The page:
On Saturday, November 28, 1942 the powerful Boston College football team played Holy Cross College at Fenway Park. In a great upset of that period, Holy Cross beat Boston College by a score of 55-12. College bowl game scouts had attended the game in order to offer the Eagles a bid to the 1943 Sugar Bowl game. As a result of the rout, a BC celebration party scheduled for that evening at the Cocoanut Grove was canceled according to Wikipedia.
My mother had planned on going to the nightclub that evening, but stayed home instead and in my youth told how she had heard about the Cocoanut Grove Fire on the radio. The cause of the blaze was tied to a busboy re-inserting an onstage lightbulb, which burst into flames and the conflagration spread quickly through the nightclub. Panicking patrons packed the entrance with their bodies and nearly five hundred people died in the tragedy.
"If Boston College had won, you might not have been born," my mother told her children in our youth and I always checked for the exits of nightclubs throughout my career as a nightclub doorman.
I was lucky.
Our clubs in New York, LA, Paris, London, Nice, and Hamburg passed regular fire inspections.
But not every fire is caused by an accident like the Cocoanut Grove Fire.
Like the 1990 Happy Land Fire in the Bronx, where a jealous Cuban busboy locked the exits and doused the stairway to the second-floor with gasoline. Trapped by the fire the young Honduran crowd had nowhere to go and right-seven Garifunas died that evening.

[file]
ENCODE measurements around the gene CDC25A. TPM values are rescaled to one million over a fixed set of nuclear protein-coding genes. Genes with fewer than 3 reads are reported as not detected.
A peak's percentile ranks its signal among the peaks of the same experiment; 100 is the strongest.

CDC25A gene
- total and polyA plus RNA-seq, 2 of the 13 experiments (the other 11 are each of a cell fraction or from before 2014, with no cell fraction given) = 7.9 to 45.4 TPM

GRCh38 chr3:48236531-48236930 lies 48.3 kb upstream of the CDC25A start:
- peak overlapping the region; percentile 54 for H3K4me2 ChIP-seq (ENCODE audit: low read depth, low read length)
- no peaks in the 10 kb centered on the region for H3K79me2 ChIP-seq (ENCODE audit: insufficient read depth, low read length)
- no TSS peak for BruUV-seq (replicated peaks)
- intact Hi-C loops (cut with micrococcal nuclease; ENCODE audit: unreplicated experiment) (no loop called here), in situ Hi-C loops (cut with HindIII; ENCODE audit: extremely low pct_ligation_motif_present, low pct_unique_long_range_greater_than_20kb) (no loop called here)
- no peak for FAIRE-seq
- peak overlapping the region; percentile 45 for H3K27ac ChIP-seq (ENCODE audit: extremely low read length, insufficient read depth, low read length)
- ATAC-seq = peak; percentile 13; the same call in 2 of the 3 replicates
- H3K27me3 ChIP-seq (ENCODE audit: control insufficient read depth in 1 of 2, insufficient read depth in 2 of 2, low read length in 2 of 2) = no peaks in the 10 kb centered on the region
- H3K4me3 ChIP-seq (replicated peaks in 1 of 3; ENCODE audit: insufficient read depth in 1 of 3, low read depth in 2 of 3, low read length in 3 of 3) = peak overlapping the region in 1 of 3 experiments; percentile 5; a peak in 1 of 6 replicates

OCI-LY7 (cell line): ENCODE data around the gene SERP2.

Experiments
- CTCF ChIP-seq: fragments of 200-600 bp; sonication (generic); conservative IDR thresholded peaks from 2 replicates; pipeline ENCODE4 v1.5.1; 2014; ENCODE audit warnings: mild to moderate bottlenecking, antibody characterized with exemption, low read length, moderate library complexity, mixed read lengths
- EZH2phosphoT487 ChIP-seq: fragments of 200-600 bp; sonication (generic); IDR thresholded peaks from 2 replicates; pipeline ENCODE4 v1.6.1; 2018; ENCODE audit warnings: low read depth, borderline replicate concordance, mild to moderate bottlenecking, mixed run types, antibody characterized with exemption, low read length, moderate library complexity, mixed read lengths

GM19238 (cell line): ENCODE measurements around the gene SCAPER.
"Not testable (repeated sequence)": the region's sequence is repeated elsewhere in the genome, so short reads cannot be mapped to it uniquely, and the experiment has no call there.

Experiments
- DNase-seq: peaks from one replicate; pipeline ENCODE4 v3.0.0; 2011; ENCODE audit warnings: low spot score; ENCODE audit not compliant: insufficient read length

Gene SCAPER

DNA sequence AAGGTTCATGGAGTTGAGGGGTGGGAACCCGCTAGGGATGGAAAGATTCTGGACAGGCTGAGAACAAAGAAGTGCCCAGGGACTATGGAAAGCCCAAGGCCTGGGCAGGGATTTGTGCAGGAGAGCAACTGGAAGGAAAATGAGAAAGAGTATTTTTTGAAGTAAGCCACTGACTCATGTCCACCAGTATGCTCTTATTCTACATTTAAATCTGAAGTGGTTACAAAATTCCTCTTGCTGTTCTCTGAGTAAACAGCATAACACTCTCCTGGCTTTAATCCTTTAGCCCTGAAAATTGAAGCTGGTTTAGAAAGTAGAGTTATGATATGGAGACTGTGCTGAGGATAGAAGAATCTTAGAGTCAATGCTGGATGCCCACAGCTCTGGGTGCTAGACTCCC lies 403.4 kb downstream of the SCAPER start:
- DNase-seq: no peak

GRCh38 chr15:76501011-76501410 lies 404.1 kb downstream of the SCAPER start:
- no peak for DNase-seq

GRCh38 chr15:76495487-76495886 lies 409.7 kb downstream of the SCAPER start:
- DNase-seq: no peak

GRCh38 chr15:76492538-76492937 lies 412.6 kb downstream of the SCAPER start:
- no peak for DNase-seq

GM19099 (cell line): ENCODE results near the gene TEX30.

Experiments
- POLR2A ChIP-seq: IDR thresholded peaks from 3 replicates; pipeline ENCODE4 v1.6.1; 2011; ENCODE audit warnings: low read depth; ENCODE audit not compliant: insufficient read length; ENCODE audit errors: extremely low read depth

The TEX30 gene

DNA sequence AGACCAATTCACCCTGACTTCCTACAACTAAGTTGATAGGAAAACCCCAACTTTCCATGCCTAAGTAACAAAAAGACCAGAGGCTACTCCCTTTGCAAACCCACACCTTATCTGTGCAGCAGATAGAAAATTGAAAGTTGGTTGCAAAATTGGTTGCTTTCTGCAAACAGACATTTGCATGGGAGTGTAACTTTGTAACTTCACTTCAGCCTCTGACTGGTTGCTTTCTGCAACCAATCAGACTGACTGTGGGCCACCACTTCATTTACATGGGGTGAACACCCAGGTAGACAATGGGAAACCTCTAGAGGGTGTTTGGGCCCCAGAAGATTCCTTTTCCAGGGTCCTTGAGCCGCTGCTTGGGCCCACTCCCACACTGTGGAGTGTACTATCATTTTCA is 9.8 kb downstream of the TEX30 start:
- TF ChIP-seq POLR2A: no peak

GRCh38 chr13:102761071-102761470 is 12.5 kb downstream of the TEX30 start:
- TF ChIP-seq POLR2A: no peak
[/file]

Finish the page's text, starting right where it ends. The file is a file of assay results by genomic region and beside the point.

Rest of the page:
All because of a busboy had been rejected by the coatcheck girl, $1 of gasoline and two matches. The fire exits had been blocked to prevent people from entering without paying the cover charge. In the panic that ensued, a few people escaped by breaking a metal gate over one door. González then returned home, removed his gasoline-soaked clothes and fell asleep. He was arrested the following afternoon after police investigators interviewed Feliciano and learned of the previous night's argument. Once advised of his rights, he admitted to starting the blaze. A psychological examination found him to be not responsible for the crime due to mental illness or defect; but the jury, after deliberation, found him to be criminally responsible.
Most recently a group of angry arsonists torched a Cairo nightclub with fire bombs after been bounced from the basement club. Eleven men and five women died in the attack, and three people were injured according to the Egyptian interior ministry.
The perpetrators are still at large.
I hate fires.
I hate fires.
The flames are unforgiving.
Back in college my friends and I lived outside Brighton Center. Our old wooden house was considered an eyesore by the community paper. I lived on the top floor of the old farmhouse. My bedroom had a single light socket. None of the other room had any.
During the winter I ran a space heater to warm the room. My friend Frank said I was creating a firetrap. He was right and one night I woke to the reddish glow of fire.
Not in my room, but the apartment complex next door.
Frank shouted for me.
A single spark would have ignited the old house.
I ran down the stairs and joined my friends on the street to watch the firemen extinguish the blaze with powerful jets of water, which turned to ice on our roof.
Frank admonished me not to plug in the space heater, however the bedroom was as cold as an ice cave, so I went downstairs and lit some logs in the fireplace, after which I unrolled my sleeping bag on the floor. Frank joined me and then the rest of my roommates. We huddled together before the fire and smoked a joint before crashing into a deep sleep.
Fire was also a friend.
Just one not to be trusted to be left alone.